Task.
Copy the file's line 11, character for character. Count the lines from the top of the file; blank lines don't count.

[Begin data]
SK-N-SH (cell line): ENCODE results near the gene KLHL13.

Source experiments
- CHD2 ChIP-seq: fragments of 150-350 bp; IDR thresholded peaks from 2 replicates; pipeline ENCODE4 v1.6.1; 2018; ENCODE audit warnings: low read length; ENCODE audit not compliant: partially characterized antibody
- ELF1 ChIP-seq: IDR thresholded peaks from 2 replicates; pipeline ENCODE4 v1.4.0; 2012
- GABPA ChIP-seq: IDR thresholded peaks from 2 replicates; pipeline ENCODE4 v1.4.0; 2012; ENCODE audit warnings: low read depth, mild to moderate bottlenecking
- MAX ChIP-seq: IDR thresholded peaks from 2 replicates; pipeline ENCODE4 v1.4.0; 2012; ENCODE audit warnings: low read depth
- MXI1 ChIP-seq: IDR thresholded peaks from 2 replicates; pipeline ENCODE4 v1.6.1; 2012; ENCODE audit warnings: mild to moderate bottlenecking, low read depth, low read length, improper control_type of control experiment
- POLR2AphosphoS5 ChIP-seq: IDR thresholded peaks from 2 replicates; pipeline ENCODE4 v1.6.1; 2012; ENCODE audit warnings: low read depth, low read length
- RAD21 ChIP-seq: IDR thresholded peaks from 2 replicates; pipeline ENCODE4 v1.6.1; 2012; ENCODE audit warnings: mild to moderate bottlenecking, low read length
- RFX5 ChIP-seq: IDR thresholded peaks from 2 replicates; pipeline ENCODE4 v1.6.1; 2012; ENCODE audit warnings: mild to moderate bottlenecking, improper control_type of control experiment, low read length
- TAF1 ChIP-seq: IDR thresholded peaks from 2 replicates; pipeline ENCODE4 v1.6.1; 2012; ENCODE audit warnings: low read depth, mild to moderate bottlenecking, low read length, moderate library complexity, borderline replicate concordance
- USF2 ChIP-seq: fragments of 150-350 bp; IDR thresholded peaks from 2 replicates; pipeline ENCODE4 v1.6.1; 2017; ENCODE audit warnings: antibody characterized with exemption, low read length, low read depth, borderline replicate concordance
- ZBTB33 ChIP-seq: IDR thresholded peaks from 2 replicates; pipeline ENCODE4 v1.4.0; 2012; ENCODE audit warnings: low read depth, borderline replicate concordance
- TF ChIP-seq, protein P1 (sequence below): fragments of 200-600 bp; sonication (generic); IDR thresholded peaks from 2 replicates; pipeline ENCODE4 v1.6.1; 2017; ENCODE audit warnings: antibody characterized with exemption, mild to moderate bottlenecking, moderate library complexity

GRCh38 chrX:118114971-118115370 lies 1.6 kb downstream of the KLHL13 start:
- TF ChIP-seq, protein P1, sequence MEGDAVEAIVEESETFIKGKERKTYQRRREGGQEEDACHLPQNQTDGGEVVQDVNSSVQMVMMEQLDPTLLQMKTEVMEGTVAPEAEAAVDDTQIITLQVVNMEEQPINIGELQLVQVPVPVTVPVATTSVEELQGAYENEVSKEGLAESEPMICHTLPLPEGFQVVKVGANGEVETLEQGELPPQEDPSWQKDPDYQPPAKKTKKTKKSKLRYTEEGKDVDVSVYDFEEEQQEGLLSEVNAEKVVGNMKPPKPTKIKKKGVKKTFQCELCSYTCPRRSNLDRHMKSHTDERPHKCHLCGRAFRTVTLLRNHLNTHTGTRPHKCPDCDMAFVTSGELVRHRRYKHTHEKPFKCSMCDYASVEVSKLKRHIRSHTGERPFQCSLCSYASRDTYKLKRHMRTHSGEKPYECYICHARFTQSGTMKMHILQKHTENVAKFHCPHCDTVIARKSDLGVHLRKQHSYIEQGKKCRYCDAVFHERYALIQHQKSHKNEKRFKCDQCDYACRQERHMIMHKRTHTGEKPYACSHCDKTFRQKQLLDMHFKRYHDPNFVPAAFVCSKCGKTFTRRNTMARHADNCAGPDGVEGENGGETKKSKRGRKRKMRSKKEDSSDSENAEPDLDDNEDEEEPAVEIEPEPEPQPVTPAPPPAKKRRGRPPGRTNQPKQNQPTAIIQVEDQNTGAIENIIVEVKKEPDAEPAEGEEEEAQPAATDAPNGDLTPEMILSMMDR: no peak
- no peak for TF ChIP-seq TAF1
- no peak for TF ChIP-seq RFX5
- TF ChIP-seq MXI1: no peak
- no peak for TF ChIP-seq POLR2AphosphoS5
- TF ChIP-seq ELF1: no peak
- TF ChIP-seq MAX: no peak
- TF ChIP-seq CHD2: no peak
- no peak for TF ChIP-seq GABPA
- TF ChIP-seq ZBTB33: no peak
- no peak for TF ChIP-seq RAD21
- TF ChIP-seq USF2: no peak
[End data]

- TAF1 ChIP-seq: IDR thresholded peaks from 2 replicates; pipeline ENCODE4 v1.6.1; 2012; ENCODE audit warnings: low read depth, mild to moderate bottlenecking, low read length, moderate library complexity, borderline replicate concordance